Mr. Speaker, before beginning my remarks, I have to say that I have been sitting in this House for more than five years and that I am extremely proud of my new colleagues. I congratulate them.
I have kept abreast of the Canada Post situation for a long time. I have learned a lot by speaking to workers, to the union and to representatives of management. This is what I have learned. Under its mandate, Canada Post must make a profit each year. We have learned that, in 2009 I believe, the profit was $281 million. But that is not all. The corporation must also give part of that income to the federal government. In other words, Canada Post is a way for the government to make money, to get a guaranteed income. To make this profit possible, management wants the crown corporation to become more efficient. And to do so, it must make cuts.
I have noticed this in my communities. We forget this when we are talking in this debate today, but draconian measures were instituted by the former CEO of Canada Post, Moya Greene.
In my letter to her on February 9, 2010, I outlined how the restructuring of, for example, the Trail and Castlegar post offices was creating staffing problems, with such things as part-time employees with years of seniority receiving fewer hours than casual term employees, and two fully-trained wicket clerks being transferred to a night shift position in another community. Our Castlegar post office is now one wicket clerk short, which means more lineups, and one nighttime position has been eliminated.
All of this of course decreases the service to the community.
I also understood, in talking with representatives of CUPW and others, that prior to her coming to Canada Post, there were relatively good labour relations and the work climate was better. So I believe the background to this conflict is a climate that has been fostered by this crown corporation and that is not conducive to good labour relations.
My constituency assistant, Laurel Walton, yesterday spoke to a member of CUPW on the picket line. This person was wondering if this legislation included benefits that were ripped away on June 2, such as sick leave and medical and extended health care.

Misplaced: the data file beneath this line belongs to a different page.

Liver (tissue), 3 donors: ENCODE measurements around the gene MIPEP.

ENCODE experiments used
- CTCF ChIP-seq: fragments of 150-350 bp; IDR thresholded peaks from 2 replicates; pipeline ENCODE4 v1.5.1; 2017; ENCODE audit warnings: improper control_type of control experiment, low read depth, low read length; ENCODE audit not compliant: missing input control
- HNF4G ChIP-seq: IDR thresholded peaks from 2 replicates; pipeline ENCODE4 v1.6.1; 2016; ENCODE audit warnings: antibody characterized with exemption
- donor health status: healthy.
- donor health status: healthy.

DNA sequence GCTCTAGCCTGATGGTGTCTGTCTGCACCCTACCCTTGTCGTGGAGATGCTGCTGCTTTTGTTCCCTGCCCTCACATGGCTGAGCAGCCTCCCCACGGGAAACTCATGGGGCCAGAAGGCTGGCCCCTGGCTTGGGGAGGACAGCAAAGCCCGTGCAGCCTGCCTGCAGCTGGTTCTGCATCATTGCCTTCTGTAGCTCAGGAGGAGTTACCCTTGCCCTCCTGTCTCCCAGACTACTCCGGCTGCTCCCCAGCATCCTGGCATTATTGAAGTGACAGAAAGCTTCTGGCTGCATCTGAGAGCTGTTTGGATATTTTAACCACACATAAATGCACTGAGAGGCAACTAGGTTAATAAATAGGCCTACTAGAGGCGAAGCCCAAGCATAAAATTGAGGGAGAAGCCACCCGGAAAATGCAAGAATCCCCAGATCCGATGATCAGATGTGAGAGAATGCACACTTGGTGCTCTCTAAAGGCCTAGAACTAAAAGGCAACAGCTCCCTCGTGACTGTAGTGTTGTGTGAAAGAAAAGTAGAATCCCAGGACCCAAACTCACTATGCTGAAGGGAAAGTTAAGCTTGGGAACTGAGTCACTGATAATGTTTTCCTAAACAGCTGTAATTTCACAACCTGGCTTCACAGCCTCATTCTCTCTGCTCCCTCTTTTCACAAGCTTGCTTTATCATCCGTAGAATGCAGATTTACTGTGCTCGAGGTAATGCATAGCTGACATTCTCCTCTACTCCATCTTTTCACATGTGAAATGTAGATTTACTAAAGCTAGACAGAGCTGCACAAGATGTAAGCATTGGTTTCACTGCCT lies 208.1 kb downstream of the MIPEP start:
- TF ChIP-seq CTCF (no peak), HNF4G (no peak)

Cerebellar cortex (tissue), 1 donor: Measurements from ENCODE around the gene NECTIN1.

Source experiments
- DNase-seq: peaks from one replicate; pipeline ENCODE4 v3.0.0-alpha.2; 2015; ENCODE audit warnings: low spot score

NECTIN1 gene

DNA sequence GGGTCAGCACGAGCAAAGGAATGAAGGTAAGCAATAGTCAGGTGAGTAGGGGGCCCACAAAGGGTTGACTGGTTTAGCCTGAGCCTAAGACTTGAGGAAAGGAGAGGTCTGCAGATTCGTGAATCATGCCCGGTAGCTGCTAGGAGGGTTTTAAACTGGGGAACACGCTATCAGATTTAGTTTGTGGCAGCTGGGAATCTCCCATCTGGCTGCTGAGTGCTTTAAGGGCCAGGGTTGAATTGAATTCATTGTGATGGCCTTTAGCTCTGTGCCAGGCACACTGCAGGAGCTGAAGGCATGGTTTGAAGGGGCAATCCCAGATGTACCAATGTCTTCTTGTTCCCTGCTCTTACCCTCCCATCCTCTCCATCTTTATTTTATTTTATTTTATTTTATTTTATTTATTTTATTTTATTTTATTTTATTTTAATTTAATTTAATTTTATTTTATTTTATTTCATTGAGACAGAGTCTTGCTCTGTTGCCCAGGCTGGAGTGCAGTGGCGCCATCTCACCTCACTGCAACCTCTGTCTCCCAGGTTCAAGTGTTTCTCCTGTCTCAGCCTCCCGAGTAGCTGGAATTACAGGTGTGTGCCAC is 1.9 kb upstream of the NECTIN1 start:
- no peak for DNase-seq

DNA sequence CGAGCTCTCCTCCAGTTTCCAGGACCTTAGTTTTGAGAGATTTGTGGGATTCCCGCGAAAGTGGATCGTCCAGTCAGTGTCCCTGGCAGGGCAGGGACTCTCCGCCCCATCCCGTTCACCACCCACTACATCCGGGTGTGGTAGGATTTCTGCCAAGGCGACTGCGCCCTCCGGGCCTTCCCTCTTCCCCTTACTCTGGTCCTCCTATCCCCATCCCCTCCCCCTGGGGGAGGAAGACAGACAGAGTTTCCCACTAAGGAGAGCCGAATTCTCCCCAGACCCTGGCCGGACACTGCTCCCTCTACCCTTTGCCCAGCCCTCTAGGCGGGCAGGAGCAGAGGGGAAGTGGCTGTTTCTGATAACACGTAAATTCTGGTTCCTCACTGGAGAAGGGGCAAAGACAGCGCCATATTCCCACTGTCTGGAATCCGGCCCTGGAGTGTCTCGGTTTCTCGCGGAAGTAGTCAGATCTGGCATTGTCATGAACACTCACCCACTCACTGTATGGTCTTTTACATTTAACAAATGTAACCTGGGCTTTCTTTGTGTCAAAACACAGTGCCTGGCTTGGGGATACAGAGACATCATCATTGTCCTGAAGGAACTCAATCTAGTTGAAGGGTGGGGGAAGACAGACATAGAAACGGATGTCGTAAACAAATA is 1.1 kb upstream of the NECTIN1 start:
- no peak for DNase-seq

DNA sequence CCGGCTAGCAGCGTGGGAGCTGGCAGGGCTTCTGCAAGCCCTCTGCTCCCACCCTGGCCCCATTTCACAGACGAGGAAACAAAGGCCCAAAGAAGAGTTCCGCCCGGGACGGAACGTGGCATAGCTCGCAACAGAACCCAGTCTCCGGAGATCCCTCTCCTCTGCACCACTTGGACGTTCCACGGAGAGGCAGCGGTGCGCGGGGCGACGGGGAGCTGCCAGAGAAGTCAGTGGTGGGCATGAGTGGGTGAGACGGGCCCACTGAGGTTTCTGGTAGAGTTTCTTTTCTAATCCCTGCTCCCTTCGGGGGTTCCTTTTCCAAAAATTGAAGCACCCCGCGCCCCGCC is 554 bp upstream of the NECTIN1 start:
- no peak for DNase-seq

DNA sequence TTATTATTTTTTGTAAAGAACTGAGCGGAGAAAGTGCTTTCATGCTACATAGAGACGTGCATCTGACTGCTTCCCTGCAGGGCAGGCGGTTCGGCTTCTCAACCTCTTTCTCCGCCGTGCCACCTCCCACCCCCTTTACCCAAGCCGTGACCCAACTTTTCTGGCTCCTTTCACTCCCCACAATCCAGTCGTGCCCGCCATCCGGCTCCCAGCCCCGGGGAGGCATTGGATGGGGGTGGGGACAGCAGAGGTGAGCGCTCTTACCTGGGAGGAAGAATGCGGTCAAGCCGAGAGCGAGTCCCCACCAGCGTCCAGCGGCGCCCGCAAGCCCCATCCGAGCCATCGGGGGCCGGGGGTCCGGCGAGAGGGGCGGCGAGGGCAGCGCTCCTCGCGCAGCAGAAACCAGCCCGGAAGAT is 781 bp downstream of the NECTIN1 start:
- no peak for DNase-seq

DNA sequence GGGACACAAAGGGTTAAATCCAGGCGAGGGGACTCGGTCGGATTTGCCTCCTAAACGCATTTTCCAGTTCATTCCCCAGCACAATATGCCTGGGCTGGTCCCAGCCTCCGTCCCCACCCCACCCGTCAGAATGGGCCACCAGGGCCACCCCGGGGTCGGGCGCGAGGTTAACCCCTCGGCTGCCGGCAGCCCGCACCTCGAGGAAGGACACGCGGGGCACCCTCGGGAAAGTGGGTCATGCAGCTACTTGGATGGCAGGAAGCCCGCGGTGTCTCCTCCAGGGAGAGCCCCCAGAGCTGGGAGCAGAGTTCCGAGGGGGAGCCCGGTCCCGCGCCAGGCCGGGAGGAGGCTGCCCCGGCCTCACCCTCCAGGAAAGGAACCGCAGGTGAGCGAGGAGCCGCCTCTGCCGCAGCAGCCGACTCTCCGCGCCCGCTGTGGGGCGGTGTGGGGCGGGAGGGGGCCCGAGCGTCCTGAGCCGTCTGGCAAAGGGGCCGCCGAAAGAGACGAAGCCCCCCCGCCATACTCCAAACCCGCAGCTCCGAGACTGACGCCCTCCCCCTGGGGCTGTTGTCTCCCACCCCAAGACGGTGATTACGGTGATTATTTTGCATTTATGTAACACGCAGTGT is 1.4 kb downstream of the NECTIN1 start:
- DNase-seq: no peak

I know that the employer arbitrarily reduced hours for full-time clerks and letter carriers without consultation with the union. They are asking if their regular hours are going to be restored, if the minimums in the collective agreement are going to be restored, and if five-day delivery will be restored. These are questions that are being asked by CUPW workers on the picket lines.
I am proud to report that my local retired teachers association in Grand Forks is rallying at the picket line to support postal workers. In fact, now more than ever, it is time to get support for all those who value fairness and justice. It is simply unacceptable for the federal government to legislate workers back to work, to offer less in wages than the employer, and in fact to lock out the workers.
Canadians must understand that this is just a start. As part of its cutting and slashing, Canada Post has cut back hours and positions in my province in approximately 72 rural British Columbia communities. One time, a postal worker contacted me almost in tears. She was working seven part-time hours a week and this was cut back to three hours. She was just making ends meet and working to support her disabled husband in the process. This kind of policy is hurting rural communities especially.